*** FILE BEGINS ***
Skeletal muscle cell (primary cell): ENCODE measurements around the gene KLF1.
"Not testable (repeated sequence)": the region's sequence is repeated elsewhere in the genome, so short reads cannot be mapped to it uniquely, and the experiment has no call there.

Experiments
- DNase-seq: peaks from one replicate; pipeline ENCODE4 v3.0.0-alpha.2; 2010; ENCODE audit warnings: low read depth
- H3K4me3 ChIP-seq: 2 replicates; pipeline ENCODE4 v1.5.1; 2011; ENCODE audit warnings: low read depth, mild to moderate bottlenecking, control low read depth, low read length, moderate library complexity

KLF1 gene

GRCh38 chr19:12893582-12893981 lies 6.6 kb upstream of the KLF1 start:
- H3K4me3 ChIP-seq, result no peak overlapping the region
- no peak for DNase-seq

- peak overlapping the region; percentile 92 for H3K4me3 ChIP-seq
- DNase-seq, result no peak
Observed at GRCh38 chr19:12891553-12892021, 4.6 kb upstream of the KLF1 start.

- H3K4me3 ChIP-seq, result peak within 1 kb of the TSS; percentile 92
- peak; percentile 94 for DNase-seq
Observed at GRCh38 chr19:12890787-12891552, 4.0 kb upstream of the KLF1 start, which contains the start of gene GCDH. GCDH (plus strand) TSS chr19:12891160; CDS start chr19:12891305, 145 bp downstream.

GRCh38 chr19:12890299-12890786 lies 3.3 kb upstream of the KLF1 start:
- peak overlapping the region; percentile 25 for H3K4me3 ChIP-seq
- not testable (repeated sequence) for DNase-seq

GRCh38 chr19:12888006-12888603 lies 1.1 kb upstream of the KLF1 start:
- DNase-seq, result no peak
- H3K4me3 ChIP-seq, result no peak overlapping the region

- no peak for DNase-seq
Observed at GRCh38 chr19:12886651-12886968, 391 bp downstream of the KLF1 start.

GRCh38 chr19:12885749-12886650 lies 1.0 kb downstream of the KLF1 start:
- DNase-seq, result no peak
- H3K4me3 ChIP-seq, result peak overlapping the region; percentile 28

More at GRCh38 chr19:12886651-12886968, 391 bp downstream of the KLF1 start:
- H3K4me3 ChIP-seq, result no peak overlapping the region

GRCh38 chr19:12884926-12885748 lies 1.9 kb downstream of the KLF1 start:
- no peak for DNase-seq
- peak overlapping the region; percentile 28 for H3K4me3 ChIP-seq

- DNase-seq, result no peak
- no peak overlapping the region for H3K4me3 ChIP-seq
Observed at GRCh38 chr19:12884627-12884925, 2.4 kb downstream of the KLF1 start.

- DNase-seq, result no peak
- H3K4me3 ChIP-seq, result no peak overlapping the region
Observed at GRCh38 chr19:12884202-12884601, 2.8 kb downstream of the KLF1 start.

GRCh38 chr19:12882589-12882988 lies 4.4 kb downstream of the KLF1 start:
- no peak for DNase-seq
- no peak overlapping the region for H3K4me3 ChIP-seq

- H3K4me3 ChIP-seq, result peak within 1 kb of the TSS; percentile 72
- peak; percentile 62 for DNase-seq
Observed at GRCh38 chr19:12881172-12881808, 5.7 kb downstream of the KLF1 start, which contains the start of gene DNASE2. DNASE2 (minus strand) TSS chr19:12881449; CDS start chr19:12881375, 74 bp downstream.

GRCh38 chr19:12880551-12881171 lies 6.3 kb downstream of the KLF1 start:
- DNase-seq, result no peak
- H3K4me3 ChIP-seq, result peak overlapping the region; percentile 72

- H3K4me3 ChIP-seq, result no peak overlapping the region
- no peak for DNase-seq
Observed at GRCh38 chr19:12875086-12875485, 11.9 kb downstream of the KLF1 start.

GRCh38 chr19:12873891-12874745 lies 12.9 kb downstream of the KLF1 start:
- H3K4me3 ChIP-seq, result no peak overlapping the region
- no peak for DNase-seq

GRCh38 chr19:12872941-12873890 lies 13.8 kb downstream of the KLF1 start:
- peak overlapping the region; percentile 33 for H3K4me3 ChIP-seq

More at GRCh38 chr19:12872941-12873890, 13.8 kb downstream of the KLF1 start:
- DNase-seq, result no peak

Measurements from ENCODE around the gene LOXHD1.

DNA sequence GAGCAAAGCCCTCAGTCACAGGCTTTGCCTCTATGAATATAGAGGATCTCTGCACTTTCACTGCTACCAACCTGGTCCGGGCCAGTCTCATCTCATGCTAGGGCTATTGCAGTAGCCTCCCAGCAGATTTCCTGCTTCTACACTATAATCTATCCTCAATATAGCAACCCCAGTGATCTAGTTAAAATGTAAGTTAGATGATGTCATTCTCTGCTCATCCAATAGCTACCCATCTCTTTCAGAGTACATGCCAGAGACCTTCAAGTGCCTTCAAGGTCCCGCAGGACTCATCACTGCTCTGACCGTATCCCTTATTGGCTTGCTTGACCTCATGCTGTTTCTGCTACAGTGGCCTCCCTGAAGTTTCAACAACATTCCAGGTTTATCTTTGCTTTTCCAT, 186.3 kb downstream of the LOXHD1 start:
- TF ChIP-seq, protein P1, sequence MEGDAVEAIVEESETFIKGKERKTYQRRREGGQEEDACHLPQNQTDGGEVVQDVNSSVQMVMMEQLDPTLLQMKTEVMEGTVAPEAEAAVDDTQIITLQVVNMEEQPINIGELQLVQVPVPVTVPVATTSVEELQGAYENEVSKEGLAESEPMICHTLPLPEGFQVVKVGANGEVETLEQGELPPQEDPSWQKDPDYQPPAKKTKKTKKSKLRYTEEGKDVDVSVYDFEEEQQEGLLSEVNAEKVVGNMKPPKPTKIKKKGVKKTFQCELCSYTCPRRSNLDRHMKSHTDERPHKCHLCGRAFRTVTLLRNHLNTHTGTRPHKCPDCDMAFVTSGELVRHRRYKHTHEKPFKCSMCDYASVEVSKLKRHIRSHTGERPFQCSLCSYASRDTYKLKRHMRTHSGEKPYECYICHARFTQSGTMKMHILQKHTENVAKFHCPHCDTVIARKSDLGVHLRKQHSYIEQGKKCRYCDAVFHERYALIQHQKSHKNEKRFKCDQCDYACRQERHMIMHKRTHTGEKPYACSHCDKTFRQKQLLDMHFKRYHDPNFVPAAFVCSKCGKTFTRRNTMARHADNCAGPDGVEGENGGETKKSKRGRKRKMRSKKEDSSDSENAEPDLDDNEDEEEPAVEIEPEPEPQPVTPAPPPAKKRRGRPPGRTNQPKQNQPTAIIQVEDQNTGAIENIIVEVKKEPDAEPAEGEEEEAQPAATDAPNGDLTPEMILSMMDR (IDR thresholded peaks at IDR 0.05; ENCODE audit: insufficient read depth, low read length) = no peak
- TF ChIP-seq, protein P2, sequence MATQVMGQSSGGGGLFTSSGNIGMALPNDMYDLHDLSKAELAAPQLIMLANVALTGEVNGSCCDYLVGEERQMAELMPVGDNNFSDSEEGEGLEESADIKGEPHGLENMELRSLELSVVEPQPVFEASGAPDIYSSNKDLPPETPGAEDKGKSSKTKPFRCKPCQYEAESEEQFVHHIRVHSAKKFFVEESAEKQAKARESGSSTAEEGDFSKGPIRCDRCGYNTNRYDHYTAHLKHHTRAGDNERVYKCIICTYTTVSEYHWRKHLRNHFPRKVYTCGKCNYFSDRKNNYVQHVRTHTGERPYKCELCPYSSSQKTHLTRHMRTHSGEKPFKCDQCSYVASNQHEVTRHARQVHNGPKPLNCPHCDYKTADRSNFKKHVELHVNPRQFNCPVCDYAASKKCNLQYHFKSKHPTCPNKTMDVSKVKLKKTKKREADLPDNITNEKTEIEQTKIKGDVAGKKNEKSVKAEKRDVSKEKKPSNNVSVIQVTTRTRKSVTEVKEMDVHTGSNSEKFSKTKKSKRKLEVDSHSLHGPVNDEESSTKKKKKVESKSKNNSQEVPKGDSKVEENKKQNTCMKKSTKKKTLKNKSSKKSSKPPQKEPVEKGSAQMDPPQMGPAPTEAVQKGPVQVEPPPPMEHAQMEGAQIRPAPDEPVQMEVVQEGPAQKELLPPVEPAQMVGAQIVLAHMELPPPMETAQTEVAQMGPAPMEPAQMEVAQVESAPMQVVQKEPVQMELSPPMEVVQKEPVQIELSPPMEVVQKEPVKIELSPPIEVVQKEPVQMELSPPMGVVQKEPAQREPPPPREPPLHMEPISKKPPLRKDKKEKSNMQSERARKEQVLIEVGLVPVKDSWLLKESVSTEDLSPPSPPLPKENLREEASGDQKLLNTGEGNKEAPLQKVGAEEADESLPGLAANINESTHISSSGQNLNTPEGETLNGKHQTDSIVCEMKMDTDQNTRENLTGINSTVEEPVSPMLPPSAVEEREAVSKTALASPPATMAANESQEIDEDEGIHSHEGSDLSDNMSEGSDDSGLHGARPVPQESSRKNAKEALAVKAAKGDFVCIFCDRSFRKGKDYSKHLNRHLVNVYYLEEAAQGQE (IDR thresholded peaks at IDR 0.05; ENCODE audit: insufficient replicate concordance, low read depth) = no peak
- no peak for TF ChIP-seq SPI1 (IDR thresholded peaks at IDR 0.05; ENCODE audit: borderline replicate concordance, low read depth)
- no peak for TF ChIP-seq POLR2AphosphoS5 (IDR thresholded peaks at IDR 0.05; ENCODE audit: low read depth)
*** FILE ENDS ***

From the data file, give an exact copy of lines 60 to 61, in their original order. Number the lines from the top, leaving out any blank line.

- TF ChIP-seq, protein P2, sequence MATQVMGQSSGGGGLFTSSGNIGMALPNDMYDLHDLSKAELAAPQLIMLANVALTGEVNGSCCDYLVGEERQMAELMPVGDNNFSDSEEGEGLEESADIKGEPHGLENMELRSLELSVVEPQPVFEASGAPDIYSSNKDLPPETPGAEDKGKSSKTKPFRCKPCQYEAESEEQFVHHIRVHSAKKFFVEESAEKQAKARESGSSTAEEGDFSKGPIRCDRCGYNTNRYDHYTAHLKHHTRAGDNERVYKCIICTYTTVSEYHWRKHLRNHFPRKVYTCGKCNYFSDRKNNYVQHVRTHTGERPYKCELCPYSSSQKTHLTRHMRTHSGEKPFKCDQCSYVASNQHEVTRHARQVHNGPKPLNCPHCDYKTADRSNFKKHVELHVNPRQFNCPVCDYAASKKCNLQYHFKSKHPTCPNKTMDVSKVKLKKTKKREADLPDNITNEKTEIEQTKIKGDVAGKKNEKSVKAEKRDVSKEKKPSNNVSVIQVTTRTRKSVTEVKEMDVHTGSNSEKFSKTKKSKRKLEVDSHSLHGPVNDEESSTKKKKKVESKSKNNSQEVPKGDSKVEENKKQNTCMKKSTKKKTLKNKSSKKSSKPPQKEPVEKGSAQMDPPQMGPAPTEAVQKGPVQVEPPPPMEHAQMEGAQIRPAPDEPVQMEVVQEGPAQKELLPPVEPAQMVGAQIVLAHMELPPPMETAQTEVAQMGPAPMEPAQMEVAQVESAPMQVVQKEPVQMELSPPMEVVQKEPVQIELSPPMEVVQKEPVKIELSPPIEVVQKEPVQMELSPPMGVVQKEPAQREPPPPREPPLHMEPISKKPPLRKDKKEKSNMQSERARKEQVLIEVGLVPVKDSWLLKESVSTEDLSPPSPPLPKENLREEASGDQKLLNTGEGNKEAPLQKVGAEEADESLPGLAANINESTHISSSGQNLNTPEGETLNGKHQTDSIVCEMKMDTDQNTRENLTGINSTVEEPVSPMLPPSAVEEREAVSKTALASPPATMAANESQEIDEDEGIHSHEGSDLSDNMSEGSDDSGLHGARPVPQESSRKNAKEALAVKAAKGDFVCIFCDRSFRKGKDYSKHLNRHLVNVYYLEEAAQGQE (IDR thresholded peaks at IDR 0.05; ENCODE audit: insufficient replicate concordance, low read depth) = no peak
- no peak for TF ChIP-seq SPI1 (IDR thresholded peaks at IDR 0.05; ENCODE audit: borderline replicate concordance, low read depth)